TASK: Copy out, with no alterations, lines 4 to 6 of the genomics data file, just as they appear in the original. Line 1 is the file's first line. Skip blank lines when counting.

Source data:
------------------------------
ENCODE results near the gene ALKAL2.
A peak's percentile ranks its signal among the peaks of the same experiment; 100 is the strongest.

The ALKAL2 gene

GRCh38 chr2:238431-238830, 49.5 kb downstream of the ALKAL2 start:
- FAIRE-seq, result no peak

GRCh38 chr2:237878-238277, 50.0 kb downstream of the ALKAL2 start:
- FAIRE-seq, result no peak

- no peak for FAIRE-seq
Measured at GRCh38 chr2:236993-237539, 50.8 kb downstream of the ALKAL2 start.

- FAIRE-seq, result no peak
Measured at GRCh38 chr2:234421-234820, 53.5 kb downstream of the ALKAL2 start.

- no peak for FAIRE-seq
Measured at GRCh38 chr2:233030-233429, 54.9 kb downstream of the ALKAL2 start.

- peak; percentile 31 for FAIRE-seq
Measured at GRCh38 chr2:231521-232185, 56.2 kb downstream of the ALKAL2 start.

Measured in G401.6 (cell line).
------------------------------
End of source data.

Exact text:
GRCh38 chr2:238431-238830, 49.5 kb downstream of the ALKAL2 start:
- FAIRE-seq, result no peak

GRCh38 chr2:237878-238277, 50.0 kb downstream of the ALKAL2 start: